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Mind the Gap

Get promoted when your boss is blocking the way

Posted by Anne Hamill

At some point in your career you may find yourself in a position where you’re aiming to get promoted – but you can’t take the natural move into your line manager’s job, because it doesn’t seem likely they will move on. This can be frustrating, and it can often seem like a roadblock in your development which is difficult to overcome.

However, the good news is that it needn’t be!

But before we take a look at how you can tackle the problem, take a minute to reflect.  Perhaps you feel your current role gives you a particularly good work-life balance.  You like the team you’re a part of, and enjoy the work you currently do.  If so, consider if a promotion is what you really want at this stage in your career. Many people faced with this situation make a conscious choice to remain in their existing role, and if that’s something you’re happy with, you can invest your energies in a different aspect of your development.

However, if you’re certain you want the next promotion and you don’t feel like you can wait, I’d like to share three mistakes I often see people making in this situation, and then two pieces of advice you can build on to move forward.

  1. Giving in to your frustration. One of the biggest obstacles you’ve got to face in this situation is your own frustration.  If you give in to this, there is a big risk of not getting the promotion through a self-fulfilling prophecy. If you let negative feelings and emotions come through in your work, demeanor and relationships, you’ll make it increasingly unlikely you’ll be looked upon as a suitable candidate when an opportunity for promotion does arise. Instead you need to focus on the positives and the progress you make.

  2. Assuming no-one has noticed. It’s very likely that other managers and HR are aware of the problem, and if they haven’t noticed, there are steps you can take to make sure they are. One thing I’d strongly urge you to consider is to have a conversation with HR or your manager’s manager along the lines of “I’m really keen to move on but I can see limited opportunities. Can we talk about how I can help my career progress?” This will go a long way to helping you understand the situation, possible opportunities arising, and the options you have.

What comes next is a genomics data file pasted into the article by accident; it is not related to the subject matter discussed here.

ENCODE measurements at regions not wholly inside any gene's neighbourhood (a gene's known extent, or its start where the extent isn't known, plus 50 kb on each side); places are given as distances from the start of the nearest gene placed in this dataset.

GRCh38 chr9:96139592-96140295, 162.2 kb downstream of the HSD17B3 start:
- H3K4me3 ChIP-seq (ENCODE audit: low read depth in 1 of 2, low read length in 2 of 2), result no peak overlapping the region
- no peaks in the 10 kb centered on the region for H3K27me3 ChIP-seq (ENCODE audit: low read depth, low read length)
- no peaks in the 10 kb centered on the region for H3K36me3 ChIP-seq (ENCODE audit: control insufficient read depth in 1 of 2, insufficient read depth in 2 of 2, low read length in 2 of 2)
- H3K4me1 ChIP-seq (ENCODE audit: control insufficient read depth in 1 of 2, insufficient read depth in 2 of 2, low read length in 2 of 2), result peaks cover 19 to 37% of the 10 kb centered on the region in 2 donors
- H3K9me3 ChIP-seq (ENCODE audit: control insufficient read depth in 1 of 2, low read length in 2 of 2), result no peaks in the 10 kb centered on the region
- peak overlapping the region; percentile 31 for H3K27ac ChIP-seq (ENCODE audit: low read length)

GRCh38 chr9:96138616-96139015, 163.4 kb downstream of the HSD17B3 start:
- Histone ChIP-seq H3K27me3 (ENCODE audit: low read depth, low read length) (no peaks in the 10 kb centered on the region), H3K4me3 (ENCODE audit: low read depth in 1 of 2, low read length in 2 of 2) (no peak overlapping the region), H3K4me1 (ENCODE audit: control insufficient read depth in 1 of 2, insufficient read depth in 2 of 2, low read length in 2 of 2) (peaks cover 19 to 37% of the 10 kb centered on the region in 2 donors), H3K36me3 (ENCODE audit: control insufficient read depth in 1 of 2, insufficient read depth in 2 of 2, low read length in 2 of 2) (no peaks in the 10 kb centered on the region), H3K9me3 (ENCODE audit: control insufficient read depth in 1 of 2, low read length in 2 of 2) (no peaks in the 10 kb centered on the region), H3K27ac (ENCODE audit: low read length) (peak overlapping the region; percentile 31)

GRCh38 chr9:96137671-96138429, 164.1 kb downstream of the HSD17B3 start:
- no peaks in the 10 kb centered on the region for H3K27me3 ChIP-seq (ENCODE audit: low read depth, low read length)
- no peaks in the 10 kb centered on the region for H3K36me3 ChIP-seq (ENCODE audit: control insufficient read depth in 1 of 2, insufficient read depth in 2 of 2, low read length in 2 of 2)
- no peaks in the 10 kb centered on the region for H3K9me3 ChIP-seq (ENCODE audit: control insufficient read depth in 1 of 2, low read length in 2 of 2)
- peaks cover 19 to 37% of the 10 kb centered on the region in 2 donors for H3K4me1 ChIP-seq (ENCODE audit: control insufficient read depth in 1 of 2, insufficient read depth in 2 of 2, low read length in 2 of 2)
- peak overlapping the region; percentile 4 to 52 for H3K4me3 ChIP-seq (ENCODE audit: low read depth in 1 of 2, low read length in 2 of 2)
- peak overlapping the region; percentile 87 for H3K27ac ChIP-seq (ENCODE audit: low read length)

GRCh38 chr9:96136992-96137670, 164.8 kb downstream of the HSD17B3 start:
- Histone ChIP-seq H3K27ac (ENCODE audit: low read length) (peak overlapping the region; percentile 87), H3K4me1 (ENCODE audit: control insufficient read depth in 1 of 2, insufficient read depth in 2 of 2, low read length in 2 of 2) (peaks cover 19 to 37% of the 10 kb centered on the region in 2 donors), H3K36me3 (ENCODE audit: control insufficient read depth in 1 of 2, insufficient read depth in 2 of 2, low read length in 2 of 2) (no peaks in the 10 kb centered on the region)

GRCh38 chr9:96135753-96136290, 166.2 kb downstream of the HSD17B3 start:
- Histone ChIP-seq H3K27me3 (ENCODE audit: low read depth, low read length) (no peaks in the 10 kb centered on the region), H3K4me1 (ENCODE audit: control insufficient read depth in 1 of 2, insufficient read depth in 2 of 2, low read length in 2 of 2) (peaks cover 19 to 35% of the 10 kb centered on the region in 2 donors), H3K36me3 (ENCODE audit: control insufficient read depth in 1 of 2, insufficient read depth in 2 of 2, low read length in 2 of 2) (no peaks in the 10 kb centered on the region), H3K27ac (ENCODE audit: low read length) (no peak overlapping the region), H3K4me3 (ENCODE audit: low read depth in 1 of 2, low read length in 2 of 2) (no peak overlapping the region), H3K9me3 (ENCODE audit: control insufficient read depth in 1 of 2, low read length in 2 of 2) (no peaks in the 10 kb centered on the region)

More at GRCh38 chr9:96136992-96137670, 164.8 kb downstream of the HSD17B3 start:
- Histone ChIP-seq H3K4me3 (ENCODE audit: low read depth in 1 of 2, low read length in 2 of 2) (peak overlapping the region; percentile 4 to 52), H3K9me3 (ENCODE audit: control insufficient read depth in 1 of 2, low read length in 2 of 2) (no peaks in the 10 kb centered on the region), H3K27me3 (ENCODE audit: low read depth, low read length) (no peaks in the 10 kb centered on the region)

3. Forgetting that business structures can change. If you’re good at what you do and you know how to demonstrate that, your organization can often restructure to accommodate you and your development. Even better, if you know a restructure is likely in the foreseeable future, you should have exploratory conversations with HR and your manager’s manager about any opportunities which may be coming up.  This can actually ensure that roles are built around your particular skills!  Don’t make the mistake of ‘waiting til the dust settles to see what is available’ – influence those who are responsible for designing the new jobs.

Our Advice
  1. Build a reputation inside and outside your team. When an opportunity does arise, you want to be sure that your name is raised for consideration. Firstly, keep an eye out for projects you can get involved with or lead.  These can help you get out from under your boss’s shadow so that you become visible to senior management and other departments. Secondly, be sure to communicate your actives and successes outside your immediate team – for example you could look for opportunities to be featured in Company magazines, present your work to other interested teams, or keep your wider network aware of your good results by informal emails.

  2. Take part in a ‘CV-growing activities’.  Your CV is not just a document to be submitted when formally applying for roles.  You can also share it with people, when you talk about your career ambitions.  If you make sure your CV speaks for itself, when roles do become available you’ll find you’re much more likely to be considered for the opportunity. So take the time to consider the skills you’ll need to succeed in the role you want and then actively seek out opportunities to develop them. If you need to demonstrate financial acumen, take on some budgeting responsibility; or if you need to be able to chair meetings, look for opportunities to run meetings now.   You don’t move into the role and then get trained to do the work – you should have already demonstrated that you’ve used your initiative to prepare.  That way, they’ll know you will hit the ground running.

The Take Away
If you’re facing this situation, the one thing I’d urge you to remember is to turn your frustration into a positive drive to prepare, share, and chat about what more you can offer.  Look for opportunities to sustain your enthusiasm and ways to celebrate your successes, and let your positive approach become the self-fulfilling prophecy.